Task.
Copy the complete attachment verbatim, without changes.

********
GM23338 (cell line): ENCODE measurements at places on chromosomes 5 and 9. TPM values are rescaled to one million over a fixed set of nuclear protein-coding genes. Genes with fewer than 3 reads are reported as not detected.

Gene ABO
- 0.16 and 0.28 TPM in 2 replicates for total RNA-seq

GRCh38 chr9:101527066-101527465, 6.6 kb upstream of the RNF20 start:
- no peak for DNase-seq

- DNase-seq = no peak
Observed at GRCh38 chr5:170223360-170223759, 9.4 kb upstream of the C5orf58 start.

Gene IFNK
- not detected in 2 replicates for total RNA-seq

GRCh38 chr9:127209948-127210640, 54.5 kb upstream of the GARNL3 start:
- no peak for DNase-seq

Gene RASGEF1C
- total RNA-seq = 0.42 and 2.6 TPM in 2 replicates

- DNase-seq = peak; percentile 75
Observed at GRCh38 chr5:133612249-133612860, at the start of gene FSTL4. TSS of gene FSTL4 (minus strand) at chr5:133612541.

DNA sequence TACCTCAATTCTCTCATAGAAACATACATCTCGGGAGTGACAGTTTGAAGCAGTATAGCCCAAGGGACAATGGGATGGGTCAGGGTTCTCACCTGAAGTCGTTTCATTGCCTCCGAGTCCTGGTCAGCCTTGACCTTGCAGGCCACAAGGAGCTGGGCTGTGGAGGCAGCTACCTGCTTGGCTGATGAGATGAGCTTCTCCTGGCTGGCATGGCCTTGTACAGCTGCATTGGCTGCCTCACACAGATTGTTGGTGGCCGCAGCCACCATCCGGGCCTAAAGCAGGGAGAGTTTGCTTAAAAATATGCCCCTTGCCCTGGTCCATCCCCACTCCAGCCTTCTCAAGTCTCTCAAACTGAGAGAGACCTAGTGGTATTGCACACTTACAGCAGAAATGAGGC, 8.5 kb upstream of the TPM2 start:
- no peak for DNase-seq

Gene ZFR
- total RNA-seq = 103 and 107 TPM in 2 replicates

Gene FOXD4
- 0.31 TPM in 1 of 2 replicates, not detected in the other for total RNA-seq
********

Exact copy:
GM23338 (cell line): ENCODE measurements at places on chromosomes 5 and 9. TPM values are rescaled to one million over a fixed set of nuclear protein-coding genes. Genes with fewer than 3 reads are reported as not detected.

Gene ABO
- 0.16 and 0.28 TPM in 2 replicates for total RNA-seq

GRCh38 chr9:101527066-101527465, 6.6 kb upstream of the RNF20 start:
- no peak for DNase-seq

- DNase-seq = no peak
Observed at GRCh38 chr5:170223360-170223759, 9.4 kb upstream of the C5orf58 start.

Gene IFNK
- not detected in 2 replicates for total RNA-seq

GRCh38 chr9:127209948-127210640, 54.5 kb upstream of the GARNL3 start:
- no peak for DNase-seq

Gene RASGEF1C
- total RNA-seq = 0.42 and 2.6 TPM in 2 replicates

- DNase-seq = peak; percentile 75
Observed at GRCh38 chr5:133612249-133612860, at the start of gene FSTL4. TSS of gene FSTL4 (minus strand) at chr5:133612541.

DNA sequence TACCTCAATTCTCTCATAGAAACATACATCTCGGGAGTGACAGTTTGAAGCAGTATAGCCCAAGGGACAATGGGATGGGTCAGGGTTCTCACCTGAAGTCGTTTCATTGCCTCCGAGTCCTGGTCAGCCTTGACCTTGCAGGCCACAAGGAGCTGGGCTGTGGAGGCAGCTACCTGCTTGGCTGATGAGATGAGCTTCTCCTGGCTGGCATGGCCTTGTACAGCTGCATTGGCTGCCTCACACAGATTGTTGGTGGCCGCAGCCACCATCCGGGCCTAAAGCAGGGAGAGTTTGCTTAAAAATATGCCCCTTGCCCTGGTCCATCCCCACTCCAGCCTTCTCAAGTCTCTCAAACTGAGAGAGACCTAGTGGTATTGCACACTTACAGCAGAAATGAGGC, 8.5 kb upstream of the TPM2 start:
- no peak for DNase-seq

Gene ZFR
- total RNA-seq = 103 and 107 TPM in 2 replicates

Gene FOXD4
- 0.31 TPM in 1 of 2 replicates, not detected in the other for total RNA-seq